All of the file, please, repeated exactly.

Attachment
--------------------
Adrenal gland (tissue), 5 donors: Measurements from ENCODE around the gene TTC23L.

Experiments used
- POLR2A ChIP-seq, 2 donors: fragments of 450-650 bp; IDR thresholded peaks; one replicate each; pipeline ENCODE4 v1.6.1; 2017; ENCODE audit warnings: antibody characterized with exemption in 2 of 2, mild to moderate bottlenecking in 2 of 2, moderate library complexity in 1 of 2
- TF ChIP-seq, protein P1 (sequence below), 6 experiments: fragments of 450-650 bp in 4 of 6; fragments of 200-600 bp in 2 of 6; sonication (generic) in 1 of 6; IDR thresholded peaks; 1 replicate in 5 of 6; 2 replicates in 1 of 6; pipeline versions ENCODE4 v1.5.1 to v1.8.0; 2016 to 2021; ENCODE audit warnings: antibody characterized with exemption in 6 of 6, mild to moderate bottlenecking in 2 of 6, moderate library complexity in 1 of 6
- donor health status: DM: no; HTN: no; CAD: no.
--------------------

Adrenal gland (tissue), 5 donors: Measurements from ENCODE around the gene TTC23L.

Experiments used
- POLR2A ChIP-seq, 2 donors: fragments of 450-650 bp; IDR thresholded peaks; one replicate each; pipeline ENCODE4 v1.6.1; 2017; ENCODE audit warnings: antibody characterized with exemption in 2 of 2, mild to moderate bottlenecking in 2 of 2, moderate library complexity in 1 of 2
- TF ChIP-seq, protein P1 (sequence below), 6 experiments: fragments of 450-650 bp in 4 of 6; fragments of 200-600 bp in 2 of 6; sonication (generic) in 1 of 6; IDR thresholded peaks; 1 replicate in 5 of 6; 2 replicates in 1 of 6; pipeline versions ENCODE4 v1.5.1 to v1.8.0; 2016 to 2021; ENCODE audit warnings: antibody characterized with exemption in 6 of 6, mild to moderate bottlenecking in 2 of 6, moderate library complexity in 1 of 6
- donor health status: DM: no; HTN: no; CAD: no.